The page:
I received this yesterday:
"I deliver loads of scam mail which nearly always goes to people that are obviously vulnerable. Today I posted many examples of an obvious scam and even received the same scam letter myself. This post has the logo 'Delivered by Royal Mail' which as far as I understand can only be shown with the permission of Royal Mail or its partner Spring Global Mail (which handles junk mail).
"I feel very guilty delivering this cruel mail; something has to be done to stop the weak being exploited by criminals. If a change of law is needed then government should do that."
And here's an image the "communication" in question:
Sadly, only a couple of days ago government made it clear that it has no intention of doing anything about scam mail. In response to questions from Heather Wheeler MP the Parliamentary Under-Secretary of State for Business, Innovation and Skills, Jo Swinson, insisted that any change to existing legislation would result in postmen opening people's private mail. You can read the transcript of the debate or, if you got Microsoft Silverlight installed, view it. (Does anyone still have Silverlight installed!?)
I think you'll agree Heather Wheeler talked a lot of sense (and that's not something I say often about a Tory MP). It's a shame that Jo Swinson chose to make a complete caricature of her arguments. Surely it would be easy enough for Royal Mail to weed out scam mail at source. When Royal Mail gets a container with obvious scam mail, like the rubbish depicted above, they could easily check with the Office of Fair Trading whether or not such mail items might perhaps breach the Consumer Protection from Unfair Trading Regulations 2008. The simple fact of the matter is that Royal Mail doesn't want to prevent scam mail. Facilitating scammers is a profitable business.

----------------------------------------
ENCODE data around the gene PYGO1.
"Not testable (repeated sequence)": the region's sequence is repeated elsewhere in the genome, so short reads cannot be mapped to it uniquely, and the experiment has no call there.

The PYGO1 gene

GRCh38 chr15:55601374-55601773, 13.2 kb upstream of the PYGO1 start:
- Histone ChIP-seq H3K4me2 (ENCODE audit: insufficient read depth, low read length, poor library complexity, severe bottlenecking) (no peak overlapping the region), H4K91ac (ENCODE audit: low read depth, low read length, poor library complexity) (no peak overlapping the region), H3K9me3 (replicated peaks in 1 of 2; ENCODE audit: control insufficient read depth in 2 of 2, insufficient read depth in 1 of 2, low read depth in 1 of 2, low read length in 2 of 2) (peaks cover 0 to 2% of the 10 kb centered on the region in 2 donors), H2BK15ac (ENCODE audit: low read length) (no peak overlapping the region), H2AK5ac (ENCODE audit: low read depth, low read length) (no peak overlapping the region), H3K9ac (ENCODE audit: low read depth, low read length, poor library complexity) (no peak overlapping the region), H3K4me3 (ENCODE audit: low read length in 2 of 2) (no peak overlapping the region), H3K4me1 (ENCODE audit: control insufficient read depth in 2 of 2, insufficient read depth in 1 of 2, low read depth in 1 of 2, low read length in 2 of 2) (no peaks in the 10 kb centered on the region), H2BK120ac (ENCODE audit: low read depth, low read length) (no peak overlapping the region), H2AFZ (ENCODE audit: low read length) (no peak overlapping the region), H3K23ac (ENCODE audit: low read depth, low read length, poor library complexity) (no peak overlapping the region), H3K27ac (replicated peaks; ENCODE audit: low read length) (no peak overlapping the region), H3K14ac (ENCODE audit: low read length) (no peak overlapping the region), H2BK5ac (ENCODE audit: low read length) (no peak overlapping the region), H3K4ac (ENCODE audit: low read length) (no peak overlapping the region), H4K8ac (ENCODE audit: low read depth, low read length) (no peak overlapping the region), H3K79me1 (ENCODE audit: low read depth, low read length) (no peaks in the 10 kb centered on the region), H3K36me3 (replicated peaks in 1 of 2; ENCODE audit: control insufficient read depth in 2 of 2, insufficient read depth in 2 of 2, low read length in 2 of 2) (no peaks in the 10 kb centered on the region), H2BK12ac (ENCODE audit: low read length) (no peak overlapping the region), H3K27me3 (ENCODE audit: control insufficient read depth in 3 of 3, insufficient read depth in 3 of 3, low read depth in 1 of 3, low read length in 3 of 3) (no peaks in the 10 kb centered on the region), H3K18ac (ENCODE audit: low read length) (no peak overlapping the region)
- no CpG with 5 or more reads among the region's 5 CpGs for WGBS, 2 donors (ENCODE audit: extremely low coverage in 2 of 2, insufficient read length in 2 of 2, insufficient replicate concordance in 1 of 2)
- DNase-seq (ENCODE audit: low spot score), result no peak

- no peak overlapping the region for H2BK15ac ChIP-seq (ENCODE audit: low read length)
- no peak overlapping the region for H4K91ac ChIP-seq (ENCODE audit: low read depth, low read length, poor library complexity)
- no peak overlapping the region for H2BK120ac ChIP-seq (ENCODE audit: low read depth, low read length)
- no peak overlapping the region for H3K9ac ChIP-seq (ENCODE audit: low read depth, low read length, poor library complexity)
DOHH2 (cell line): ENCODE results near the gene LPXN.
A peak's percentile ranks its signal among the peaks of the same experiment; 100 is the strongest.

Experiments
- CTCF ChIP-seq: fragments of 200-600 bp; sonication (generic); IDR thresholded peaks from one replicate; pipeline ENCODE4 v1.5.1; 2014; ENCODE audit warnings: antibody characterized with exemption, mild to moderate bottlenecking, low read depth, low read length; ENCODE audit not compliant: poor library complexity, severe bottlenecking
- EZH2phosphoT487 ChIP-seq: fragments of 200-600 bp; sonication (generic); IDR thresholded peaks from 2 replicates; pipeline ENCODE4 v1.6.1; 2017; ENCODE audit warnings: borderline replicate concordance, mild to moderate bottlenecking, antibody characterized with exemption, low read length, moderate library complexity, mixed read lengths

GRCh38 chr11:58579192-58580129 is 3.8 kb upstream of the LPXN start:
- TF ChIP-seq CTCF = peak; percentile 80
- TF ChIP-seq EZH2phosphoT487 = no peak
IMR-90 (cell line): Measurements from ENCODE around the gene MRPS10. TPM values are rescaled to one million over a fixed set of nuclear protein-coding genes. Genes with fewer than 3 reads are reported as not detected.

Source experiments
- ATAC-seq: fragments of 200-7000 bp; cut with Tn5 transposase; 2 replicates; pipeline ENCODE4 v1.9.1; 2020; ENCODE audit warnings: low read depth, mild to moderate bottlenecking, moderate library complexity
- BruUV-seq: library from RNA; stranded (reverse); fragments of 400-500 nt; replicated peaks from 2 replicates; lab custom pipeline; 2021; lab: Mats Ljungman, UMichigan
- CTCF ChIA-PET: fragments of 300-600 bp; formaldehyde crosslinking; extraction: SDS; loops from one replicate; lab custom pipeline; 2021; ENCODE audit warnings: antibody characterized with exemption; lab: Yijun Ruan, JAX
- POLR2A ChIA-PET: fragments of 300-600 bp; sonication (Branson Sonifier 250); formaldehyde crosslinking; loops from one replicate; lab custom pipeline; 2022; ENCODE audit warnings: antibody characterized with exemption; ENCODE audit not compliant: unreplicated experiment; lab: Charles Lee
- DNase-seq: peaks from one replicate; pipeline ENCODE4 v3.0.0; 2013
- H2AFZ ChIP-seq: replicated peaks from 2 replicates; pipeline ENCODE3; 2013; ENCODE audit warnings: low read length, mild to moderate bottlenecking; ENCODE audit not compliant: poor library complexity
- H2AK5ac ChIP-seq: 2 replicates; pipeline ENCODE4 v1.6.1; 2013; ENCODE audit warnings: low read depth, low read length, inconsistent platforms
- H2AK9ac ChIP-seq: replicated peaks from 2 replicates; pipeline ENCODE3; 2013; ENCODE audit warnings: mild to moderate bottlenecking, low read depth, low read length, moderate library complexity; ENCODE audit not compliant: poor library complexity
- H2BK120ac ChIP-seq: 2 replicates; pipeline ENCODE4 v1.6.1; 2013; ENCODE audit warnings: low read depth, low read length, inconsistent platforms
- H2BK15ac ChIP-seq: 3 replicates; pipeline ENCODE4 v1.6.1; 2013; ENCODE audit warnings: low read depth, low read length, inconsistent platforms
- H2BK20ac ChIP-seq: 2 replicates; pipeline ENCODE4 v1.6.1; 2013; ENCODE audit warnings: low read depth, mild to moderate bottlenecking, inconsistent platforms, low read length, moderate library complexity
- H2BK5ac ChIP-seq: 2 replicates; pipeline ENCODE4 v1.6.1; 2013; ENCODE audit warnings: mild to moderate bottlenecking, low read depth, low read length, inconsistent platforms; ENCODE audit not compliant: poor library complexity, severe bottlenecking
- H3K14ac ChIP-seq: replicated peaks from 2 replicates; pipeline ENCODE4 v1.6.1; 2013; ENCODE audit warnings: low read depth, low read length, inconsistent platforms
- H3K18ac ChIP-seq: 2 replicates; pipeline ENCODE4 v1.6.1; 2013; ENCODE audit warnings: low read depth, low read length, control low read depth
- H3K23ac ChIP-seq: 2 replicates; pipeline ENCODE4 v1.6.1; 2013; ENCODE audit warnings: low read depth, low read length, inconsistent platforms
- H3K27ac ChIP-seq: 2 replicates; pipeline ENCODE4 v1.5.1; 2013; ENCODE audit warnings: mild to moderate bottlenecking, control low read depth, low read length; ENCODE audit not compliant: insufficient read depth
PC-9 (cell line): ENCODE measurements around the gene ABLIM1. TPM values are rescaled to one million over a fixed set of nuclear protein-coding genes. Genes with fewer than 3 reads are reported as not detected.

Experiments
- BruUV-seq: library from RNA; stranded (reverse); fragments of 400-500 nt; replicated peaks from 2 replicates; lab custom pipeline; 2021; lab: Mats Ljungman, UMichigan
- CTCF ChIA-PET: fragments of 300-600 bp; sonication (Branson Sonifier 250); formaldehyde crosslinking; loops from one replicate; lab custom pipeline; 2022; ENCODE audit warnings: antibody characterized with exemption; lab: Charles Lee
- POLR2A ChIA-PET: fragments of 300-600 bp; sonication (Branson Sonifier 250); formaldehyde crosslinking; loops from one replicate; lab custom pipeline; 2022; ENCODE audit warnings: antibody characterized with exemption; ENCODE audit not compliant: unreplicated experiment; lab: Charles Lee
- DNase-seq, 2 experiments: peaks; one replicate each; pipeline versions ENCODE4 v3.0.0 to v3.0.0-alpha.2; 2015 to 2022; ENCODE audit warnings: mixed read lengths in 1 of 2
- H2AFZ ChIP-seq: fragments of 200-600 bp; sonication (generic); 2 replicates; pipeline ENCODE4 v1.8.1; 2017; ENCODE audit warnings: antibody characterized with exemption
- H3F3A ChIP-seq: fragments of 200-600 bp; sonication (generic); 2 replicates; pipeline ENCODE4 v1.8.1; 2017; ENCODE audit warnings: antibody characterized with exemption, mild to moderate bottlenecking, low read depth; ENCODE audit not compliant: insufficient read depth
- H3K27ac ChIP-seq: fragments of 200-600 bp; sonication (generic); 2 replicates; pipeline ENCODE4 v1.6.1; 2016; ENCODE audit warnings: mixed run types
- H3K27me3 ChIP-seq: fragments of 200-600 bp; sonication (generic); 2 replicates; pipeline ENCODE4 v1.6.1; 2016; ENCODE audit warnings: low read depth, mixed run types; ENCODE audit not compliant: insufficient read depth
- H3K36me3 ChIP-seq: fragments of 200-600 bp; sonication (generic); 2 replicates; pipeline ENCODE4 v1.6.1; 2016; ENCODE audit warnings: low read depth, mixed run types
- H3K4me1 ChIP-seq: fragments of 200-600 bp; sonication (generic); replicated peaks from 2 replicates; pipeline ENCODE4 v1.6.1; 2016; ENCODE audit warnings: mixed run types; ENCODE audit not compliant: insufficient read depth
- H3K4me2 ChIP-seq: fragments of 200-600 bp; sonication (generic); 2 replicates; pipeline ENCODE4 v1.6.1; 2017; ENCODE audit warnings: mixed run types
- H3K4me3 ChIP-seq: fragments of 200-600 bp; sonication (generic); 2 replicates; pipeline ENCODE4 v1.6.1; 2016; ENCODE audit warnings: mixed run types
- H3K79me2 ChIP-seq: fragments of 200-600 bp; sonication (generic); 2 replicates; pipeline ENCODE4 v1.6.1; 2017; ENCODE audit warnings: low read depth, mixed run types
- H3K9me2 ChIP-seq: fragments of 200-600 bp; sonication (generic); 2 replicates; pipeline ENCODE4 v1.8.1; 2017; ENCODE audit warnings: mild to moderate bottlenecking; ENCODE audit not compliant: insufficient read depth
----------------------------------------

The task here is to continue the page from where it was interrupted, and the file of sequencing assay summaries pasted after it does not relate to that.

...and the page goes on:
It might be interesting to say a few words about the piece of scam mail shown above, to illustrate exactly how Royal Mail makes it easy for criminals to effectively target vulnerable people with scams. As the postman who contacted me pointed out the item features a "Delivered by Royal Mail" logo. This is purely to fool people into thinking that the sender is based in the UK. The item actually originates from France. It entered the UK via Spring Global Mail - a company that specialises in making mailings look as if they were sent from within the UK. Spring Global Mail is popular with scammers - and Royal Mail has got a 33% stake in the business.
You can tell that the above scam mail was produced by French criminals by looking at the return address: Greenford, UB18 7FR. To make mail items look as if they were sent from within the UK Spring Global Mail uses the postcode UB18 7xx. The last two letters of the postcode usually indicate the country of origin (and FR of course stands for France). Senders don't have to reveal where they're based; they can either not use a return at all or use the postcode UB18 7DS. In case you're wondering, DS is short for Destroy. You see, Royal Mail cares about its clientele.
Funny, isn't it. According to our government doing something to prevent scam mail would cause Royal Mail a
genuine operational issue about feasibility and the resource required (Column 304WH). Yet, setting up crafty constructions aimed at making people less suspicious of dubious mailings is no problem at all for the company.